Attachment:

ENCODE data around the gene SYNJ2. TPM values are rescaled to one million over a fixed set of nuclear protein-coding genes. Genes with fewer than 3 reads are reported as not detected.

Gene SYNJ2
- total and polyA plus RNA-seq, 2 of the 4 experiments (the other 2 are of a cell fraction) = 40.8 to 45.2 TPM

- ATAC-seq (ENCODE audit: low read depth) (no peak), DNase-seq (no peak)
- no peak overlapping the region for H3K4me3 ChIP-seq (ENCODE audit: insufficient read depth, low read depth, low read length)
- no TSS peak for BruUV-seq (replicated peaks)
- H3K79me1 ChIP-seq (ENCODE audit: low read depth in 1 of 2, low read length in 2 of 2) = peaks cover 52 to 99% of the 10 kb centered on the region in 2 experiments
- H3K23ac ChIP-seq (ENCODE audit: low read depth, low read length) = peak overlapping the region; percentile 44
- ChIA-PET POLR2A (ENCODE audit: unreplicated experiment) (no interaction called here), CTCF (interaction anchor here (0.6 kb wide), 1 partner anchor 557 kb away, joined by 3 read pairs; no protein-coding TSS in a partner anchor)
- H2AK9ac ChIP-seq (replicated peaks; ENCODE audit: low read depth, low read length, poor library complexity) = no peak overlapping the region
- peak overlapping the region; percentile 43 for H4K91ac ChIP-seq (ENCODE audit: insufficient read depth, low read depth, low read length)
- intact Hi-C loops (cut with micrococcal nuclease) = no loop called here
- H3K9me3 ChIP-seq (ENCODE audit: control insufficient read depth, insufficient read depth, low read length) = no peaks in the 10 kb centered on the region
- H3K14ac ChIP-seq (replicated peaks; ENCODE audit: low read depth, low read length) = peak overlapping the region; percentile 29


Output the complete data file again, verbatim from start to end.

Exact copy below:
ENCODE data around the gene SYNJ2. TPM values are rescaled to one million over a fixed set of nuclear protein-coding genes. Genes with fewer than 3 reads are reported as not detected.

Gene SYNJ2
- total and polyA plus RNA-seq, 2 of the 4 experiments (the other 2 are of a cell fraction) = 40.8 to 45.2 TPM

- ATAC-seq (ENCODE audit: low read depth) (no peak), DNase-seq (no peak)
- no peak overlapping the region for H3K4me3 ChIP-seq (ENCODE audit: insufficient read depth, low read depth, low read length)
- no TSS peak for BruUV-seq (replicated peaks)
- H3K79me1 ChIP-seq (ENCODE audit: low read depth in 1 of 2, low read length in 2 of 2) = peaks cover 52 to 99% of the 10 kb centered on the region in 2 experiments
- H3K23ac ChIP-seq (ENCODE audit: low read depth, low read length) = peak overlapping the region; percentile 44
- ChIA-PET POLR2A (ENCODE audit: unreplicated experiment) (no interaction called here), CTCF (interaction anchor here (0.6 kb wide), 1 partner anchor 557 kb away, joined by 3 read pairs; no protein-coding TSS in a partner anchor)
- H2AK9ac ChIP-seq (replicated peaks; ENCODE audit: low read depth, low read length, poor library complexity) = no peak overlapping the region
- peak overlapping the region; percentile 43 for H4K91ac ChIP-seq (ENCODE audit: insufficient read depth, low read depth, low read length)
- intact Hi-C loops (cut with micrococcal nuclease) = no loop called here
- H3K9me3 ChIP-seq (ENCODE audit: control insufficient read depth, insufficient read depth, low read length) = no peaks in the 10 kb centered on the region
- H3K14ac ChIP-seq (replicated peaks; ENCODE audit: low read depth, low read length) = peak overlapping the region; percentile 29